Frostbite is an injury caused by freezing of the skin and underlying tissues. First your skin becomes very cold and red, then numb, hard and pale. Frostbite is most common on the fingers, toes, nose, ears, cheeks and chin. Exposed skin in cold, windy weather is most vulnerable to frostbite, but frostbite can occur on skin covered by gloves or other clothing.
Frostnip is a milder form of cold injury that doesn't cause permanent skin damage. You can treat frostnip with first-aid measures, including rewarming the affected skin. All other frostbite requires medical attention because it can damage skin, tissues, muscle and bones. Possible complications of severe frostbite include infection and nerve damage.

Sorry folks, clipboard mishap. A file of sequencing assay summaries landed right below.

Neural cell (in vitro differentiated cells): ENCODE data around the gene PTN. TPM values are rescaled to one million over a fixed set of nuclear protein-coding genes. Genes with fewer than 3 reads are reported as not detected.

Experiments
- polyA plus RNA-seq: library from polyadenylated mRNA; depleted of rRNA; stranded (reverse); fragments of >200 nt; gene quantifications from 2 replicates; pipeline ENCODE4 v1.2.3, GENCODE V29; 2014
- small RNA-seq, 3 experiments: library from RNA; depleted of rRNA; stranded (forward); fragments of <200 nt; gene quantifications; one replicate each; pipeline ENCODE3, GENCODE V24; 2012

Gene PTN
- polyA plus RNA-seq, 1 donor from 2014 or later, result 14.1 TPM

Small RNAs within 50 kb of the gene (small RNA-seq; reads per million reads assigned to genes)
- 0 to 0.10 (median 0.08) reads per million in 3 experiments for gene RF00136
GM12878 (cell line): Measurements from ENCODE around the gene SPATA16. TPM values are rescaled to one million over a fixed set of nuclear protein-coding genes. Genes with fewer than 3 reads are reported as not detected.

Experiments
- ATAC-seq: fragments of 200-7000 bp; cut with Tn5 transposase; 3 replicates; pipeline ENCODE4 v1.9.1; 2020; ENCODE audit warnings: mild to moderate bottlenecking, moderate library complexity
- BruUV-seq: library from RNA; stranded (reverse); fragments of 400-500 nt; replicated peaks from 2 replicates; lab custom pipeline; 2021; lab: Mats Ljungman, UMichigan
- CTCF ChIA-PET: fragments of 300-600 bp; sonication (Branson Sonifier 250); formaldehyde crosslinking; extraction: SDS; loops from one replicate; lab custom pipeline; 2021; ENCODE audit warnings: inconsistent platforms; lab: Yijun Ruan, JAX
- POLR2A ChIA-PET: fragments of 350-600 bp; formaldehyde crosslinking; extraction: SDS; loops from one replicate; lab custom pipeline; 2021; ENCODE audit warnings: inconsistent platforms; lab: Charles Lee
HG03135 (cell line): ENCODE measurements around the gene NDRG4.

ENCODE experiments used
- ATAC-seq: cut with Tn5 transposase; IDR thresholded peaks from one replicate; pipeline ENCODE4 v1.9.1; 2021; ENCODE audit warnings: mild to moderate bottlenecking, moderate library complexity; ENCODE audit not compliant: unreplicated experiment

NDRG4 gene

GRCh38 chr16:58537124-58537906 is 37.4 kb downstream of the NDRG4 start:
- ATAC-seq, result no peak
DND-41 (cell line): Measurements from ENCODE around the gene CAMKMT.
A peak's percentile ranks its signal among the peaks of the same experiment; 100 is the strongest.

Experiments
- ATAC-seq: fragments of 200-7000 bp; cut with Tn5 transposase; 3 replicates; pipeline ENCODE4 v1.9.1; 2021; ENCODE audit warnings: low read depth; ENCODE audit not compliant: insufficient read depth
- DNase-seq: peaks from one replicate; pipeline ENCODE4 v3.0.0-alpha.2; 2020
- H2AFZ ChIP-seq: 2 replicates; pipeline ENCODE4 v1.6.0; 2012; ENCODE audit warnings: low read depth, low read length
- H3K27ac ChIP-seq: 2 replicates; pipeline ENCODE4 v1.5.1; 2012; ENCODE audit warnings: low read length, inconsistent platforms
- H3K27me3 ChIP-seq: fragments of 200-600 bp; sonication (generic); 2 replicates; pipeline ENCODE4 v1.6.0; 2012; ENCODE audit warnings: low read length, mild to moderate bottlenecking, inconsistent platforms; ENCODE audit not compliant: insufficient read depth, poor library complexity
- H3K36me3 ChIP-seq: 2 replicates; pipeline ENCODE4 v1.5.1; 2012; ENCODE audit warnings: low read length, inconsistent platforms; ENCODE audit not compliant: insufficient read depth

- At first, cold skin and a prickling feeling
- Red, white, bluish-white or grayish-yellow skin
- Hard or waxy-looking skin
- Clumsiness due to joint and muscle stiffness
- Blistering after rewarming, in severe cases
Frostbite is most common on the fingers, toes, nose, ears, cheeks and chin. Because of skin numbness, you may not realize you have frostbite until someone else points it out.
Seek medical attention for frostbite if you experience:
- Signs and symptoms of superficial or deep frostbite
- Increased pain, swelling, redness or discharge in the area that was frostbitten
- New, unexplained symptoms
Source: Mayo Clinic